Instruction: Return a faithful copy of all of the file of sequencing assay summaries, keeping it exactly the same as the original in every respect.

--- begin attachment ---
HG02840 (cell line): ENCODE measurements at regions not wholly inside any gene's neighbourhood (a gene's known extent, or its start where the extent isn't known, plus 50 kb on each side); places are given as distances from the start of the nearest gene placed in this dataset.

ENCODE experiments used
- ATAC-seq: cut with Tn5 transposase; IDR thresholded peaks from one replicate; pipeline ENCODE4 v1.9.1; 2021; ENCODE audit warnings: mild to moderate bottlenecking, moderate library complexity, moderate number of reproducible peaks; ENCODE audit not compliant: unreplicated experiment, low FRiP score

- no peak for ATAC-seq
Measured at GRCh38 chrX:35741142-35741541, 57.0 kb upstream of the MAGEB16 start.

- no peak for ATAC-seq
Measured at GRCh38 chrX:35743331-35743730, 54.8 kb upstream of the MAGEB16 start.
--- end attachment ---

HG02840 (cell line): ENCODE measurements at regions not wholly inside any gene's neighbourhood (a gene's known extent, or its start where the extent isn't known, plus 50 kb on each side); places are given as distances from the start of the nearest gene placed in this dataset.

ENCODE experiments used
- ATAC-seq: cut with Tn5 transposase; IDR thresholded peaks from one replicate; pipeline ENCODE4 v1.9.1; 2021; ENCODE audit warnings: mild to moderate bottlenecking, moderate library complexity, moderate number of reproducible peaks; ENCODE audit not compliant: unreplicated experiment, low FRiP score

- no peak for ATAC-seq
Measured at GRCh38 chrX:35741142-35741541, 57.0 kb upstream of the MAGEB16 start.

- no peak for ATAC-seq
Measured at GRCh38 chrX:35743331-35743730, 54.8 kb upstream of the MAGEB16 start.